The Five Essential Copyright-Related Terms You Need to Know

BlogCopyrightIntellectual Property Rights    August 31, 2022
The Five Essential Copyright-Related Terms You Need to Know Posted On

In the present digital era, where we are so connected than ever, and the amount of online content produced has never been higher – the responsibility of safeguarding content has never been more crucial. However, in this aspect, what needs to be duly noted is that staying on top of Copyright Laws, rules, and regulations on a content-rich internet can be challenging. It is because not only the internet but the laws, rules, and regulations are also saturated with exceptions, clauses, and legal jargon.

Many will agree if we say that legal jargon is an entirely new language all in itself. It can be pretty arduous for people to find their way around the law. However, it is undoubtedly imperative for online content creators to know the ABCs of copyright terminology for safeguarding their unique content. So, let us now make ourselves familiar with the five essential copyright-related terms that you should be aware of, which, in turn, shall help you take a step towards safeguarding your exclusive rights online.

  1. Intellectual Property & Intellectual Property Rights

Intellectual Property (IP) and copyright are related; however, they are not the same. Many people confuse the two concepts, which is why it is imperative to understand and differentiate them. In simple terms, IP is a category of property that includes the intangible (i.e., not physical) creations of the human intellect. Such creations may include literary and artistic works, designs, names, inventions, etc. Copyright’s relationship to IP is that it is just another form of IP, like trademarks, patents, and industrial designs. When you enforce your copyright, you enforce your copyright-related rights, which fall under Intellectual Property Rights (IPRs).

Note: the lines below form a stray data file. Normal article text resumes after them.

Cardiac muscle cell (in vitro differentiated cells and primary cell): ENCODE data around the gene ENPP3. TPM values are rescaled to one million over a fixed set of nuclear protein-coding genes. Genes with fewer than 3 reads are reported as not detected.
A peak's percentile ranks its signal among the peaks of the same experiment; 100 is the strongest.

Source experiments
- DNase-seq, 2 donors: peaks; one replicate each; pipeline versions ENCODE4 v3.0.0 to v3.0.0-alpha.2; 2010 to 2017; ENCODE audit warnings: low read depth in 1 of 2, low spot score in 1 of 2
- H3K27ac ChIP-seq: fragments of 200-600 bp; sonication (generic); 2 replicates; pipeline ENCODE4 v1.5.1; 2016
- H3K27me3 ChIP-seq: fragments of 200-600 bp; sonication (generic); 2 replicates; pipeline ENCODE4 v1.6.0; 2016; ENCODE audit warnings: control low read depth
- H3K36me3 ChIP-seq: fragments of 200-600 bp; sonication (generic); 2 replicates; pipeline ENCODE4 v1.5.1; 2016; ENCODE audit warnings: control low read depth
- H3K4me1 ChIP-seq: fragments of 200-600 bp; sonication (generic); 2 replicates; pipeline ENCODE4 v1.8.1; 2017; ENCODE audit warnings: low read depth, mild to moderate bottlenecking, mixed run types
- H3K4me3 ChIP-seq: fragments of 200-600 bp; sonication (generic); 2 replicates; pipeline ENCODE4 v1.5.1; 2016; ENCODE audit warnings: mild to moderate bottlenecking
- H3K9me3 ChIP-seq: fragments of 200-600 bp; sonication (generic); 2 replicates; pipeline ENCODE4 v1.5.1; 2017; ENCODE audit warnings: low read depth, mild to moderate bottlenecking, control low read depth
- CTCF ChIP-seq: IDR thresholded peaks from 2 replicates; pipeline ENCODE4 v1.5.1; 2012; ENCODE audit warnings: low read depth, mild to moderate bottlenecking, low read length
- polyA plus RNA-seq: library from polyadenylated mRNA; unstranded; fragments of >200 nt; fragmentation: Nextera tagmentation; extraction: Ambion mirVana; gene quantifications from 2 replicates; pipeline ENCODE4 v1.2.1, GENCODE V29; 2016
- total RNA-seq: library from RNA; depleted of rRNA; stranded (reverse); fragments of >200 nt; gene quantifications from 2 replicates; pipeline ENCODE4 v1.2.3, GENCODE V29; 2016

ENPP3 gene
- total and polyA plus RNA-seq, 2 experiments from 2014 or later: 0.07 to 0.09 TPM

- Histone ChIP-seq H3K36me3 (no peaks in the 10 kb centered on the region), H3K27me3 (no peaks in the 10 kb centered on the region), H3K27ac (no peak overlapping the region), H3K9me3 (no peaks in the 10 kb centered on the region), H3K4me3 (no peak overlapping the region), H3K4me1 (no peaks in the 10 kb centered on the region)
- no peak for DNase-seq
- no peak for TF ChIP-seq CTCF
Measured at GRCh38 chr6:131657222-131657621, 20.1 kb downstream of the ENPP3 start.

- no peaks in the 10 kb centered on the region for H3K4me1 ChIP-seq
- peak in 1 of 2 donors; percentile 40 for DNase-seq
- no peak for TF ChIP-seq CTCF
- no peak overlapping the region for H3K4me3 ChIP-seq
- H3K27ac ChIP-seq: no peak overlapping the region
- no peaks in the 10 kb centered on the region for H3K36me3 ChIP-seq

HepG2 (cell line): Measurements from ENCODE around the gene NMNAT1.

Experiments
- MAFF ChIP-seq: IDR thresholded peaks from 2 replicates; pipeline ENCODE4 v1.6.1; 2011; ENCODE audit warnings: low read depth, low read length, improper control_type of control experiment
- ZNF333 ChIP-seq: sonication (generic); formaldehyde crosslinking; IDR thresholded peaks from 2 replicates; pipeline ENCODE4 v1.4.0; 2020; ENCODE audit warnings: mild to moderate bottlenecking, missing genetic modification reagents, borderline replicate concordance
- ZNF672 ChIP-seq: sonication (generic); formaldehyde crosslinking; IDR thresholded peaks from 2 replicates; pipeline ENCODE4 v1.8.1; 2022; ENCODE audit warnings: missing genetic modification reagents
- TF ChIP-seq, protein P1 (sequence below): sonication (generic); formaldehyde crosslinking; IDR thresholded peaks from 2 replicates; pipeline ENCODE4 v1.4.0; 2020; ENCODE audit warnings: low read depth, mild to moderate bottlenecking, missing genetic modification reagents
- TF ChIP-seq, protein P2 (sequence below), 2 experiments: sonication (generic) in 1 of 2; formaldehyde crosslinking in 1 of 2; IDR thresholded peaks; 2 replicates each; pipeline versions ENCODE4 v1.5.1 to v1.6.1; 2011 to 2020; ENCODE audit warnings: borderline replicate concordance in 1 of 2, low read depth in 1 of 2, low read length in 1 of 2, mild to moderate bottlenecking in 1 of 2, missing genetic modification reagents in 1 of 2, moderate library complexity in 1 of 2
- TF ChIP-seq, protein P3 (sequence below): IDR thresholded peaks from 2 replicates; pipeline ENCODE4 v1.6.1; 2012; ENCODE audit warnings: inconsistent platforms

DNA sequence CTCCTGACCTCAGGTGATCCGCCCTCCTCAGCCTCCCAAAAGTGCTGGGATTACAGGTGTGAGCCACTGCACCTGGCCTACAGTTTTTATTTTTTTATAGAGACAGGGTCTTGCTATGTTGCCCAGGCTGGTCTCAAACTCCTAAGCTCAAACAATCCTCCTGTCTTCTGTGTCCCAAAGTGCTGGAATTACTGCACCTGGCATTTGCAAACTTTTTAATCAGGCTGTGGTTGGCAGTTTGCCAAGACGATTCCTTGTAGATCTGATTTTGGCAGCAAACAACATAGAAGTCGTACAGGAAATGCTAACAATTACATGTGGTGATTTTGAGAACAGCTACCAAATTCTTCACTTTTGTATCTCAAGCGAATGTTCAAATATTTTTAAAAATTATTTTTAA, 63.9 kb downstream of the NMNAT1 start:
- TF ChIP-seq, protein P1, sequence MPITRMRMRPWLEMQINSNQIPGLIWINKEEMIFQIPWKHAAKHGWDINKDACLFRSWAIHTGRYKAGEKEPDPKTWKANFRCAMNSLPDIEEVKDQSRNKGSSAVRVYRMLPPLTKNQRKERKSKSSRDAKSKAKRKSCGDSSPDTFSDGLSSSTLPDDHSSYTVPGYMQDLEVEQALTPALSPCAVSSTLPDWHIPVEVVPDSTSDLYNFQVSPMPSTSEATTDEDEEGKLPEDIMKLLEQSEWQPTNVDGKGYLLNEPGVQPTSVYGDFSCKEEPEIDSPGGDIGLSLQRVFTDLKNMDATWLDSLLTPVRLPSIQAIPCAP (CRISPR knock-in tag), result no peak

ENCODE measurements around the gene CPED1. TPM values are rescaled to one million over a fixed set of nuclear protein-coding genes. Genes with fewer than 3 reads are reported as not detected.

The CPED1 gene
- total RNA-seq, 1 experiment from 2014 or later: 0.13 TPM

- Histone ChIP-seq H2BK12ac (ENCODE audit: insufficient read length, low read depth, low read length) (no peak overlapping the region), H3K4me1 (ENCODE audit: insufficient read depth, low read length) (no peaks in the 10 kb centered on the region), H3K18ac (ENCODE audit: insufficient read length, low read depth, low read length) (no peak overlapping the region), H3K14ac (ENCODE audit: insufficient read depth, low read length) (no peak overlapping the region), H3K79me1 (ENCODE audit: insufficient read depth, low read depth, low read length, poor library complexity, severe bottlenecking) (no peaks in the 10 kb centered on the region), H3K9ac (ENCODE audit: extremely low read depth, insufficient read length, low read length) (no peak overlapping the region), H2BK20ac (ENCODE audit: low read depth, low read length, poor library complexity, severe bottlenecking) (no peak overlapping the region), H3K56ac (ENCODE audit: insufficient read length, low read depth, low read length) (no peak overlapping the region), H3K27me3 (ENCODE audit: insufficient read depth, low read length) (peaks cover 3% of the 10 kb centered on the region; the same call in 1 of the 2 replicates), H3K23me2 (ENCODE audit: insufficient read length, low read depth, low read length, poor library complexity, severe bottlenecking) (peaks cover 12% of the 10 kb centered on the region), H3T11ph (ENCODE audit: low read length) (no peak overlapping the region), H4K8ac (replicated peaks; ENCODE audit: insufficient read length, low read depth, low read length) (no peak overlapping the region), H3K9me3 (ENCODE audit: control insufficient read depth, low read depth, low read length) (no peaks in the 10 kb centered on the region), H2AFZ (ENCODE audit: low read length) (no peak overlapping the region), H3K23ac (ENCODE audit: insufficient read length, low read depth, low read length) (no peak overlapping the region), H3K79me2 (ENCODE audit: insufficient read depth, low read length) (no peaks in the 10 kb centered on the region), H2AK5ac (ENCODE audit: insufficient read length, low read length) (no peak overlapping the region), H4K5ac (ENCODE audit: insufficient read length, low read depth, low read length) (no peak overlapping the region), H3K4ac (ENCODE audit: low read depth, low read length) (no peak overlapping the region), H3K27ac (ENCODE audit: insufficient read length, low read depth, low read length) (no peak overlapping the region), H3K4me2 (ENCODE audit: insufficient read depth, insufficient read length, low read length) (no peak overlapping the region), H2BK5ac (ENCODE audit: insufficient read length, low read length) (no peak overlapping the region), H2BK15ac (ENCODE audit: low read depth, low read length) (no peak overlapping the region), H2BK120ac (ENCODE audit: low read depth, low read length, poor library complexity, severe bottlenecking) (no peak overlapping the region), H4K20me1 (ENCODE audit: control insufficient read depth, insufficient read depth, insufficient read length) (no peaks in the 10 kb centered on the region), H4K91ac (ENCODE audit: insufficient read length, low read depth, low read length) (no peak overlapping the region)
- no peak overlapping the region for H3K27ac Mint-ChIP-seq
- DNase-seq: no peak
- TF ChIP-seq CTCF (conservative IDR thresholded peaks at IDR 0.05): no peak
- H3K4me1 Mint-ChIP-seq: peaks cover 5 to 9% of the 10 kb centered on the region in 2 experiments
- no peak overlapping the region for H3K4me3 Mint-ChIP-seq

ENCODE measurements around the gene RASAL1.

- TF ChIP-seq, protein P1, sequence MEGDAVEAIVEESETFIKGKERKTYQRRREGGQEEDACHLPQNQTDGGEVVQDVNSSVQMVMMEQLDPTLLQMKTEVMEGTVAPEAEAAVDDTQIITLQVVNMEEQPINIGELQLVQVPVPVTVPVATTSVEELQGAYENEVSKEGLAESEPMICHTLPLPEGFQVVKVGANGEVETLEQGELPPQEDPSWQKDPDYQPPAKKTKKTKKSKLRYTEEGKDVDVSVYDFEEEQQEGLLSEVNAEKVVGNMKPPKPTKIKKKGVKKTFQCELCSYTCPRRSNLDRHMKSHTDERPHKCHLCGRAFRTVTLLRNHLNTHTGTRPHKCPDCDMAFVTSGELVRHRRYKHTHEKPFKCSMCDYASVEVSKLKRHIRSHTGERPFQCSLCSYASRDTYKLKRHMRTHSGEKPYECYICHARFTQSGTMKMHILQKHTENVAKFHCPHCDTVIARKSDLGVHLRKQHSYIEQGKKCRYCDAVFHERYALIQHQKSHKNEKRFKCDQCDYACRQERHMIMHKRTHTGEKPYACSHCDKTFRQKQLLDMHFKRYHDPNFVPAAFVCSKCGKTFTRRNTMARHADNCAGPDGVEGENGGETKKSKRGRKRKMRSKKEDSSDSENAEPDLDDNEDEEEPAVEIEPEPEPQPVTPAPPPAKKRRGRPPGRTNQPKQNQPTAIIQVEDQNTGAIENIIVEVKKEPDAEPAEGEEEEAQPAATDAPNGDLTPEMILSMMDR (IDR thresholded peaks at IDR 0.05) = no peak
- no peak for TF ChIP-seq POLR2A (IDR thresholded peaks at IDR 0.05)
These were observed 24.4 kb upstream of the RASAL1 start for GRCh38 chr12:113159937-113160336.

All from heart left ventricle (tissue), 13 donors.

1. Copyright

When you come across the word ‘copyright,’ what exactly is it that comes to your mind? Do you think about the fight between musicians concerning stolen or copied song lyrics? Or is it the copyright symbol with the small ‘C’ inside you think about instantly? Or perhaps downloading a pirated movie is Copyright Infringement? Most people know of copyright; however, they don’t know much about the term.

Copyright is the legal and exclusive right of the owner of some creative work, be it in an artistic, literary, musical, or educational form. The copyright owner or holder has the right to control who uses his creative work and the contexts in which the said work could be used. The concept of copyright is twofold since it covers both economic and moral rights.

  • Economic Rights– Economic rights entitle the copyright owners or holders to earn money from their unique creations. It involves their exclusive right to control and make copies of their creative works. Additionally, economic rights entitle the owner of the creative work to make it available to the public, including sharing the creative work online. Copyright owners or holders can sell their economic rights to others, enabling them to copy and earn money from their creative works.